Threats to cut federal aid draw criticism from Michigan educators

White House threatens to cut federal aid if schools don't reopen

Threats to cut federal aids draws criticism from Michigan educators
Threats to cut federal aids draws criticism from Michigan educators

DETROIT – School teachers are speaking out against the White House’s push for schools to be fully opened in the fall.

There is a growing ground swell of teachers who said they feel bullied into going back into the classroom.

As we’ve reported, almost a third of teachers and parents don’t feel safe returning to the classroom under any circumstances that don’t include a proven vaccine against COVID-19, reliable antibody testing and mass testing.

School, for many students, is the safest part of their day. It’s where they get food, protection, encouragement the education to potentially break cycles of poverty.

But eight percent of Michigan’s teachers surveyed said they’ll quit or retire rather than be forced back into the classroom if they don’t feel it’s safe. The group By Any Means Necessary is starting a grassroots effort in Detroit to pull back in-person learning plans.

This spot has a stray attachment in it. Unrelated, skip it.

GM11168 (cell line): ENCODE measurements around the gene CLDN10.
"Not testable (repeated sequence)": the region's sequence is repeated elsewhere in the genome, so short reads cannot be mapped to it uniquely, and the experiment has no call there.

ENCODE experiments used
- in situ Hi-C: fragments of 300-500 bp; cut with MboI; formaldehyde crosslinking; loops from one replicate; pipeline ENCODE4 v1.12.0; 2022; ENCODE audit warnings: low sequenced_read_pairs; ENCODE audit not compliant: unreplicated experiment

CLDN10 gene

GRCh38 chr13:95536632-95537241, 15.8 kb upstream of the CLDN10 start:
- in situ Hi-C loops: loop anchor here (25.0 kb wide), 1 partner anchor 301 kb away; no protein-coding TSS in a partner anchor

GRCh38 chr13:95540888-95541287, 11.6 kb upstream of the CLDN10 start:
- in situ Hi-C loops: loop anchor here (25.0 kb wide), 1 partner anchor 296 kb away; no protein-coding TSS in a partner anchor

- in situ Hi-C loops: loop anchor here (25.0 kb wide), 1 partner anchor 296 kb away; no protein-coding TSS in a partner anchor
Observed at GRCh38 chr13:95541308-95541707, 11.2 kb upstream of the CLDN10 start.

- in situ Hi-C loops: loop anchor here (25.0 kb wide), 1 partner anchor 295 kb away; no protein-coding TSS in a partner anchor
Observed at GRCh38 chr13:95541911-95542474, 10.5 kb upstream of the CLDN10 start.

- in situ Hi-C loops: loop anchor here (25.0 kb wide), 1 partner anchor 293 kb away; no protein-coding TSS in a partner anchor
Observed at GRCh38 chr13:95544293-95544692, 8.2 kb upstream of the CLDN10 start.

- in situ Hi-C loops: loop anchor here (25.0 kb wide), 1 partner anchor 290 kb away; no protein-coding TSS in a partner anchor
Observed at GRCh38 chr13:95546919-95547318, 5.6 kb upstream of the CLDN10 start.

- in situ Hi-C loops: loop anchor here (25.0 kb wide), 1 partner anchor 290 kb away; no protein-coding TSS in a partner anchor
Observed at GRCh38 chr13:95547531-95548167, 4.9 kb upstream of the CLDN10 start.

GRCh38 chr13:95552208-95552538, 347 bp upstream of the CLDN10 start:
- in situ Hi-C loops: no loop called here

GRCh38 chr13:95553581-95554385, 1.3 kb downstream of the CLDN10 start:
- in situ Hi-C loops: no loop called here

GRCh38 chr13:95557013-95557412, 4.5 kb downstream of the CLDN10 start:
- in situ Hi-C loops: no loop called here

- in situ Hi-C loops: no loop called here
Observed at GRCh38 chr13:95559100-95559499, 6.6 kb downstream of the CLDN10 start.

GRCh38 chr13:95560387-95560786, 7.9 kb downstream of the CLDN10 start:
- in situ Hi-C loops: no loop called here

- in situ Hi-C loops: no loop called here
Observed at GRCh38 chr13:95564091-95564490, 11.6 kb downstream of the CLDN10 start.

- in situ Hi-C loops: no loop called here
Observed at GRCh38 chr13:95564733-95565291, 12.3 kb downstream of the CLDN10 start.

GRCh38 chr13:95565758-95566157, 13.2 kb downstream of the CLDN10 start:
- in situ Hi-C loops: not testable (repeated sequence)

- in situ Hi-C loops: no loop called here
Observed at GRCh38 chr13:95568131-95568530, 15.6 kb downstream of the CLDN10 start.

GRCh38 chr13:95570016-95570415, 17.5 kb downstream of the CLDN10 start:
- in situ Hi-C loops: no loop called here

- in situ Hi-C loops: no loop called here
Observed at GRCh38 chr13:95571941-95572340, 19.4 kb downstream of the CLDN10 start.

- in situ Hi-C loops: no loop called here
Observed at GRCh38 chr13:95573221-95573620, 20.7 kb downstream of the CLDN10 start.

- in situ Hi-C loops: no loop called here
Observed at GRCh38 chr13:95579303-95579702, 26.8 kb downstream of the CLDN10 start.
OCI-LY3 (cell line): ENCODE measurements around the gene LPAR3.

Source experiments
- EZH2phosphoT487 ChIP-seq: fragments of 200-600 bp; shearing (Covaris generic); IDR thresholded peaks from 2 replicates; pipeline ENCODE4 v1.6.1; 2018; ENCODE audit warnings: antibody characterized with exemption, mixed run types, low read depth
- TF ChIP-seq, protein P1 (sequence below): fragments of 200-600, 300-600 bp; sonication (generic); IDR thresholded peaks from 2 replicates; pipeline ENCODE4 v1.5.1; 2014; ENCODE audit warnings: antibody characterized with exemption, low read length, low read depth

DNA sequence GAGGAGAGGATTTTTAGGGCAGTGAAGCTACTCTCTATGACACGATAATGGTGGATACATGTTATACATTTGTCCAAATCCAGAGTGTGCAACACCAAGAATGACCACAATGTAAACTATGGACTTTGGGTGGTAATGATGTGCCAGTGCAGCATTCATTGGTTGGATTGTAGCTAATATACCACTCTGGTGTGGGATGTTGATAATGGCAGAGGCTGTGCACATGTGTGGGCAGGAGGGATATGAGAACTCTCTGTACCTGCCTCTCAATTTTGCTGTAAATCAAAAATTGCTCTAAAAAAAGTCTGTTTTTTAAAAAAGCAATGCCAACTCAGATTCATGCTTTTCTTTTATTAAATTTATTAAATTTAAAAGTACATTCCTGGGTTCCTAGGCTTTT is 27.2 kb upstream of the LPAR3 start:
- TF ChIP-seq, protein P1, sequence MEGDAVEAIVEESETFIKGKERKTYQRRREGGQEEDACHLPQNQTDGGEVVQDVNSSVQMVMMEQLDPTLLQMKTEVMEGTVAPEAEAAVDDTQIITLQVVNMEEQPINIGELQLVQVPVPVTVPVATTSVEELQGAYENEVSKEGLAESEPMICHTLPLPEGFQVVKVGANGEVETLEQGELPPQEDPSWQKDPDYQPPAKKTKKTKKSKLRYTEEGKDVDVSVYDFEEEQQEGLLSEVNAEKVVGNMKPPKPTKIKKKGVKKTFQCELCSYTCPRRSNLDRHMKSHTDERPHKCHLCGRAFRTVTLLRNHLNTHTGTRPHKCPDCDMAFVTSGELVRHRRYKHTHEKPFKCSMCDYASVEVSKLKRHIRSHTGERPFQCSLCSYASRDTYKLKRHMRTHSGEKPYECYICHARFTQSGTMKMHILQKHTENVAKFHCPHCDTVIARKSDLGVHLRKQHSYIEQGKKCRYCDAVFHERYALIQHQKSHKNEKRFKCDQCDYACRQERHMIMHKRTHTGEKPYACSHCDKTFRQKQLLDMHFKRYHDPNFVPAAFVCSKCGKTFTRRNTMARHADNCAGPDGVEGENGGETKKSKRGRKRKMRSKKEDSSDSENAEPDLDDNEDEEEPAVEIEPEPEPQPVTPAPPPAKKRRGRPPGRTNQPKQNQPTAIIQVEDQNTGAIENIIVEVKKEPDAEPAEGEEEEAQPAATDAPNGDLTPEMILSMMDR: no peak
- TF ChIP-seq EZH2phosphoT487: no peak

Michigan Education Association President Paula Herbart said that teachers and their union reps should be engaged right now with their school boards and administrators structuring terms in which teachers will feel safe to return.

President Donald Trump and Secretary of Education Betsy DeVos are threatening to withhold funds to any school district that does not deem it safe to reopen fully.

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